OME worth the $$$ ? - Off-Road Forums & Discussion Groups
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post #1 of (permalink) Old 10-06-1999, 09:37 PM
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OME worth the $$$ ?

Hey Guys,
Just wondering if the OME suspension sys. is worth the BIG $$$ they are getting for it. I have seen some "tests" on it in various mags and they all say it is great. I only need small lift to fit 31's a little better on my 89 YJ. I am looking for a better ride, on and off the road and better performance and flex off road. I will prob. just bite the bullet and get it, so is there anything I should look for in a "kit" deal. Who has the best price on it and is good to deal with case of probs with the install? I live pretty close to OK 4wd so I may just drive over and get it from them....if they have a close price to the others. I think I will need new U-bolts.....anything else? Will I have to get an alignment after the install? Any pointers or any other lifts I should consider???
Thanks for your help Gang.....Herbie

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post #2 of (permalink) Old 10-06-1999, 10:29 PM
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Re: OME worth the $$$ ?

I installed an OME lift on my 93 YJ last September. It is definitely worth it. It is a major improvement in the ride on paved roads, and it performs extremely well offroad. It has amazing flex and articulation. My friends with CJ's and YJ's say that it rides like a cadillac (that's an exaggeration, though, but that's what they say). I can pretty much keep up with the 4" lift guys, and I've decided to forget about lockers for a while, becasue the flex of the OME lift (with quick dicconnects) keeps the wheels on the ground so well (although it doesn't work miracles).

I wouldn't say that its ride is as sophisticated as a TJ, but it definitely rides noticeably better than any other YJ lift I've experienced.

I experienced some probelms, though, that you should be aware of. These problems apply to any lift, not just OME.

I experienced rear driveline vibration. Installing the OME transfer case drop kit (which are large round pucks, not cheap little spacers) helped. Removing the drop kit and installing a slip yoke eliminator and CV rear drive shaft helped a little more. Having the rear axle spring perches removed and rewelded for optimum driveline angles helped more. (Off shelf shims weren't enough.) Having the drive shaft balanced finally eliminated all my vibration; the shop that made it hadn't balanced it for first time!

You may not have vibration. Most people who install 2" lifts, including OME ones, don't. I was just lucky.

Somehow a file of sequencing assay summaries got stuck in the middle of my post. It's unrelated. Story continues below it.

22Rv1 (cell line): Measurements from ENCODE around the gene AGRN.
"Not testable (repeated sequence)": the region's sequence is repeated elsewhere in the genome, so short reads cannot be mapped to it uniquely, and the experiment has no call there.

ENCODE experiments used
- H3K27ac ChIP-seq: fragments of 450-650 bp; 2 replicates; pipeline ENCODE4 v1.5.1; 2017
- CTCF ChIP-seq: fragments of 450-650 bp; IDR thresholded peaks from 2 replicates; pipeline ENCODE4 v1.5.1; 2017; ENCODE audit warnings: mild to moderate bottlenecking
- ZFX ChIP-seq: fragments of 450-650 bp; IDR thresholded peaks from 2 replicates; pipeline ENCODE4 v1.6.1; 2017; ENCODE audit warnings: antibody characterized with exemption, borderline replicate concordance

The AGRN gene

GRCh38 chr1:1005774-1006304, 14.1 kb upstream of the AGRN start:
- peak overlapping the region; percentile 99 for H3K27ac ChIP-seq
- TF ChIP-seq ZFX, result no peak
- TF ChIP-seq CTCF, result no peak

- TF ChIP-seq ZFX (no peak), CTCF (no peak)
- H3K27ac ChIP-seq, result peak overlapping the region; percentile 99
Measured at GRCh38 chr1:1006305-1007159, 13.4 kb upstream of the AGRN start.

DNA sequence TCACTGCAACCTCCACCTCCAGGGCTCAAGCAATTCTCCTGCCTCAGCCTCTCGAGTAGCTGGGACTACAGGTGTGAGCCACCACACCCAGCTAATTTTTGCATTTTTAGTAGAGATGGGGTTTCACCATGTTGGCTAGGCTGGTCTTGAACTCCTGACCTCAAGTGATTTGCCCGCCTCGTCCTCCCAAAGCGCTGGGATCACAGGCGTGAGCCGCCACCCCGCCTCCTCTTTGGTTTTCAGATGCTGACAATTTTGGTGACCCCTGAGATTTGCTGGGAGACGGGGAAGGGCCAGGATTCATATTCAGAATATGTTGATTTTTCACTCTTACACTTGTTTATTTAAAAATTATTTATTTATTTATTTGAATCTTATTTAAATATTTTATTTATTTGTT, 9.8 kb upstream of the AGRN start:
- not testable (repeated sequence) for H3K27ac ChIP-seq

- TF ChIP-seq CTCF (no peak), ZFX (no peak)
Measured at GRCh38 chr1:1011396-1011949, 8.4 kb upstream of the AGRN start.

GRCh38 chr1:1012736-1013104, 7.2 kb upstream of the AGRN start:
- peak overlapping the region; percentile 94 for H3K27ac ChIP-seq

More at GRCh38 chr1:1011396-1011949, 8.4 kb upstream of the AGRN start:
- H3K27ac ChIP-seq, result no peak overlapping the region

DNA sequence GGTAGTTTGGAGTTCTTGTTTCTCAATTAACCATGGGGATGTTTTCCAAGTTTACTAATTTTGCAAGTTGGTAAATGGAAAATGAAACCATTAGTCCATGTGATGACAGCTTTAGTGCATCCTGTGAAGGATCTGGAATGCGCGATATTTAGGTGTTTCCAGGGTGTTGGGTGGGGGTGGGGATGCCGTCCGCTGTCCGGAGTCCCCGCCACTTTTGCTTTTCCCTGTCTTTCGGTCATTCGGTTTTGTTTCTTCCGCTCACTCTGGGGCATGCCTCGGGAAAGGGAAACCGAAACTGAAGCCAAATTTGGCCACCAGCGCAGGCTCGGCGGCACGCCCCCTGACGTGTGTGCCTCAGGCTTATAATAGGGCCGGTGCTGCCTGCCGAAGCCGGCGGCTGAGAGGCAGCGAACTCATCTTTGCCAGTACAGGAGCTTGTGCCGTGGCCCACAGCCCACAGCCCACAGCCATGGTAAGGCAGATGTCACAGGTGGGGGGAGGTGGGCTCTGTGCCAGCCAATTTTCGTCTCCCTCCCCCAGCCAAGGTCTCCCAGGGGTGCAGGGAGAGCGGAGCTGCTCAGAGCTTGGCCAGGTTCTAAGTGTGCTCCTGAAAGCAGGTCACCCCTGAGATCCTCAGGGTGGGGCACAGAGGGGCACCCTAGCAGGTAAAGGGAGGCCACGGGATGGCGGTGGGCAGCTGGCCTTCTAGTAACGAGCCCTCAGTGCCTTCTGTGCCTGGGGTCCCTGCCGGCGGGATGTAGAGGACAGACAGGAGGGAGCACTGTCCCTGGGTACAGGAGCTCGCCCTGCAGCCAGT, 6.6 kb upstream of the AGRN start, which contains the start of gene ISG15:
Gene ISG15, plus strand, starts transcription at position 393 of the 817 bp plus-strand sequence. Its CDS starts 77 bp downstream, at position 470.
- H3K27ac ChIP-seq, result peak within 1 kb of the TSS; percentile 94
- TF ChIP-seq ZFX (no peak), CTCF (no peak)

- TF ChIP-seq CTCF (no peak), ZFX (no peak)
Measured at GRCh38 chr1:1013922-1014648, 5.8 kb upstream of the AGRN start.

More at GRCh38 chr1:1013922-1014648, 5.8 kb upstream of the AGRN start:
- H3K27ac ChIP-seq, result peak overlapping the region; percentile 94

I'm also running 31" tires, and the OME springs flex enough that sometimes, at full articulation/stuff, a front tire hits the fender and bends it slightly. I have installed 1" bump stop extension in front, and that has helped for all but the most rare circumstances.

I bought my kit from JKS Manufacturing, the same company that makes the quick dicsonnects. They gave me an attractive price on the OME kit (springs, shocks, transfer case drop kit), quick disconnects, and front telescoping track bar. You'll need at least quick disconnects, in addttion to the OME kit, to take full advantage of the springs' flex. When I bought mine, they had just started carrying the OME line. Now, I understand that they fully understand the performance of OME and have a package deal that contains accessories such as the bump stop extensions and longer brake lines.


post #3 of (permalink) Old 10-07-1999, 10:37 AM
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Re: OME worth the $$$ ?


Good chatting with you again. Well, Keith pretty much summed it up so I
won't go into much detail.

I installed the OME on my 90YJ several months ago. I also slid a set of
31" BFG Mud Terrains under it. I installed the whole OME kit. Springs,
bushings, shocks, TC drop, new U-bolts, etc.

The ride is MUCH better than stock. On the road it is just great. But
off road is even better. I scrapped both the front sway bar and the rear
track bar. (This is not my daily driver.) On the trail, the front
springs will flex so much that it will push the M/T's up into the
fenders and they will rub. I will need a body lift to stop it. Also
the front springs dropped so much I had to add longer brake lines to
prevent them from limiting the drop.

In the rear, I added the t-case pucks but that didn't stop the vibration.
I ended up going to a SYE kit and a CV driveshaft to eliminate the
vibrations. This also let me remove the t-case lowering pucks. And, yes,
you have to have the spring perches rewelded to use the CV-joint
driveshaft. Now, the limiting factor in the rear are the shocks that
came with the OME kit. They do not have enough down stroke. I hope
to find some shocks with more travel for the rear. If I do, I will give
some serious consideration to the Revolver shackles for the rear.

Was it worth it? A definite YES. I can keep up the 4" boys without